The Finance Ministry has given up on its proposal to lower the age for permanently exempting ultra-Orthodox men from military service from 35 to 22.
The proposal was included in an earlier version of next year's Economic Arrangements Law.
Instead, when the cabinet meets to discuss the 2011-2012 two-year budget today, the treasury will propose that a working group be appointed to address draft policies regarding Haredi men.
The team would discuss the national need to integrate the ultra-Orthodox into the workforce, as well as the budgetary burden of the various allowances that Haredim receive, including child allowances and guaranteed income grants.
The group would present its recommendations to the cabinet by October, and the cabinet would discuss the findings then, before the Knesset is presented with the 2011-2012 budget.
The Finance Ministry's original proposal was to set targets for the number of yeshiva students to be drafted every year, starting with 1,200 in 2011, then 1,500 in 2012, 1,800 in 2013 and 2,500 by 2015.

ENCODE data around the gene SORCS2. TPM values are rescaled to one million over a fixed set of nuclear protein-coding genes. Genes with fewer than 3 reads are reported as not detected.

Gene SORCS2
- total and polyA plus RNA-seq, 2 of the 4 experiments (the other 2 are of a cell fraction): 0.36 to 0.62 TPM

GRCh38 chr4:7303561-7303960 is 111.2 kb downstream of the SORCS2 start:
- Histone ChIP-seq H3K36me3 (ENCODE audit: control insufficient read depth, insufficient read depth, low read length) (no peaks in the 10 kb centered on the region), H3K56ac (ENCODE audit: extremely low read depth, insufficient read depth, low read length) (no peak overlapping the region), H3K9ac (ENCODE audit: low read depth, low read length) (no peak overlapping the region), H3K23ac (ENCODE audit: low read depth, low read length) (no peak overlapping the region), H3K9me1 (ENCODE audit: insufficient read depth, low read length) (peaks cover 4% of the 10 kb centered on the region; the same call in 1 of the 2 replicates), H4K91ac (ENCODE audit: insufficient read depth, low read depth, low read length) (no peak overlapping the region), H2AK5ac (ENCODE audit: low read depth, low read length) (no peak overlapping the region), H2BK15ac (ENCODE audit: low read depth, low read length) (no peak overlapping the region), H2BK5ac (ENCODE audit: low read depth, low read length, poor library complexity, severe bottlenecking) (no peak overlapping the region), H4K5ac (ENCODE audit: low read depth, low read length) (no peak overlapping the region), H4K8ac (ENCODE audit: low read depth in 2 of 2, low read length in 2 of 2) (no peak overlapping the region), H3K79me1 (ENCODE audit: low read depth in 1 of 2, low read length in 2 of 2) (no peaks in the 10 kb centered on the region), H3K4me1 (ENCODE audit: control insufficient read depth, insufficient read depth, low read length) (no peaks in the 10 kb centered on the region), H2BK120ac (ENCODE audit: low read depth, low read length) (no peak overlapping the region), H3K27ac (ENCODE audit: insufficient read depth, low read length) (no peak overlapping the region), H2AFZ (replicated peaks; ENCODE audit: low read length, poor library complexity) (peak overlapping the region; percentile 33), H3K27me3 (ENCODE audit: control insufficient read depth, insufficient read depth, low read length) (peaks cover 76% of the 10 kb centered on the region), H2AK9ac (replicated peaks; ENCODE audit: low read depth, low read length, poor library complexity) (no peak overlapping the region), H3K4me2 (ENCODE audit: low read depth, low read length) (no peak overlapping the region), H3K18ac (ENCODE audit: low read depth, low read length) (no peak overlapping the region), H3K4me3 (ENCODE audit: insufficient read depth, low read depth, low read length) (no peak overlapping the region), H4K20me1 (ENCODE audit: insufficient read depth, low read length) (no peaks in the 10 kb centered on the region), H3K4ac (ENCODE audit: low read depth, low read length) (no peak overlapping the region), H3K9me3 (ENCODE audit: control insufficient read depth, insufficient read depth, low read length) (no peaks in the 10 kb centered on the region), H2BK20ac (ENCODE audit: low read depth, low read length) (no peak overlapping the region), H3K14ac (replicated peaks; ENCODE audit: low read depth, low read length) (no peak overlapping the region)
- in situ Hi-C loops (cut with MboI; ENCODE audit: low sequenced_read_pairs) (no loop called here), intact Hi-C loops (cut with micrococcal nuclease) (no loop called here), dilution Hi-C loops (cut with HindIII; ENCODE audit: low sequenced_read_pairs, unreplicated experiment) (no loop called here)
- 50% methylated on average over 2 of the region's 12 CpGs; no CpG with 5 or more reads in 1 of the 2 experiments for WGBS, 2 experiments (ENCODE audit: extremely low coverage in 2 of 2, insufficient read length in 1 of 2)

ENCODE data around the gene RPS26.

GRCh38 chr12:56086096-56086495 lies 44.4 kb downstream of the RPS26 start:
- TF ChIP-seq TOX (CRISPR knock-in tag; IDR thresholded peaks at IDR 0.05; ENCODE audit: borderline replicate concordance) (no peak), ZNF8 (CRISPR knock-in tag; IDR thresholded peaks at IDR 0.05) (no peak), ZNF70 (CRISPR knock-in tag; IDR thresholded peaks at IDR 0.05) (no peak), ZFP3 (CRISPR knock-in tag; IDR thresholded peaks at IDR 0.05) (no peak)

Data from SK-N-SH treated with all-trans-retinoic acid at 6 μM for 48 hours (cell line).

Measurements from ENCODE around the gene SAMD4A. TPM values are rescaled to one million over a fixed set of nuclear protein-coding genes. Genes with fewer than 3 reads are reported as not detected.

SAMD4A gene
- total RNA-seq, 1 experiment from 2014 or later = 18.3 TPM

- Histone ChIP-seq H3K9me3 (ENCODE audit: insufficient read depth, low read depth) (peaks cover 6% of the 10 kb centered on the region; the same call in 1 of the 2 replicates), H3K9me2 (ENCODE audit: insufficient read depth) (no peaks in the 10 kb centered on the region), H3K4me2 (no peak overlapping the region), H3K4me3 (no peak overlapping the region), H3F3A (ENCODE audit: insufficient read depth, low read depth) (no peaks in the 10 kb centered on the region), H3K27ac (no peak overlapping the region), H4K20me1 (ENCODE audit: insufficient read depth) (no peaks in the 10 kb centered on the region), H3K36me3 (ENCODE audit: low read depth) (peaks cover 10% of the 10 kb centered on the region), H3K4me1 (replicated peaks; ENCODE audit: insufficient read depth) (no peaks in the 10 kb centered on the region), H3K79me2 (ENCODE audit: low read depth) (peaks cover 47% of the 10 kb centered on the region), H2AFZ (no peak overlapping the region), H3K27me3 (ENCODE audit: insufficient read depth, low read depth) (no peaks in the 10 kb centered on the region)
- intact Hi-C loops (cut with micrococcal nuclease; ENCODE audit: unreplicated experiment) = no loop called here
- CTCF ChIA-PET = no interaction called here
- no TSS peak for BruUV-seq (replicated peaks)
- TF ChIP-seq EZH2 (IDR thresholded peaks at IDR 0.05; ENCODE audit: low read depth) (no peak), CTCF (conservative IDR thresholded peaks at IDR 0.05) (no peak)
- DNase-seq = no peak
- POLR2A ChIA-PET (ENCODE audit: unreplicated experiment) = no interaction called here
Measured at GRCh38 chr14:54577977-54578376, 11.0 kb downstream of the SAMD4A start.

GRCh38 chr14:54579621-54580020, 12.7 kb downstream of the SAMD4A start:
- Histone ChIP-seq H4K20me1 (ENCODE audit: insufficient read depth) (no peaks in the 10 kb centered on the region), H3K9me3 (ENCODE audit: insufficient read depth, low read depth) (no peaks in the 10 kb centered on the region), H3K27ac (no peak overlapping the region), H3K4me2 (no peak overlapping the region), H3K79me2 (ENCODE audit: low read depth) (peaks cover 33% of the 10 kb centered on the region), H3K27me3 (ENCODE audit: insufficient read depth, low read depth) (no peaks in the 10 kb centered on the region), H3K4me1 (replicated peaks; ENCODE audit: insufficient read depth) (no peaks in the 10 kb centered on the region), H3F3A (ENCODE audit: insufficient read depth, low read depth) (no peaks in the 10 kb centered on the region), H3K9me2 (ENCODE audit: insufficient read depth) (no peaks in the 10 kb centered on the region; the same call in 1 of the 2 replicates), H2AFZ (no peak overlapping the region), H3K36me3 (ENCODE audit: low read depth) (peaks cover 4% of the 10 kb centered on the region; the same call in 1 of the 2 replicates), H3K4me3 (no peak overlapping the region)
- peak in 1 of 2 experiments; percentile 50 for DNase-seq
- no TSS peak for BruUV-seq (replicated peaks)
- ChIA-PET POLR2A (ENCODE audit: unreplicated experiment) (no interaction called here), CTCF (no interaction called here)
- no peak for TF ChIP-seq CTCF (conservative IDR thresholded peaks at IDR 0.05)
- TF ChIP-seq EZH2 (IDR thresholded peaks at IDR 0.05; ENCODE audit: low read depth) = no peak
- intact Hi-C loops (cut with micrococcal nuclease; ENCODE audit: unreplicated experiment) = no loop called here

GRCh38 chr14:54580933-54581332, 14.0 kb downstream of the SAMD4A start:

In addition, the Israel Defense Forces would have been given the authority to permanently exempt Haredim with two or more children from military service at age 22.
The proposal to be presented to the cabinet today does not change the age for exemptions, but it does recommend establishing a committee to supervise the implementation of the current law on the matter, the Tal Law.
MK Yohanan Plesner (Kadima ) said he was satisfied with the change, and called granting Haredim military exemptions at age 22 akin to moral bankruptcy. He called for the establishment of alternative service tracks for Haredim, including National Service.
The IDF and Defense Ministry also objected to the treasury's original proposal, claiming it would encourage the religious to avoid the draft.
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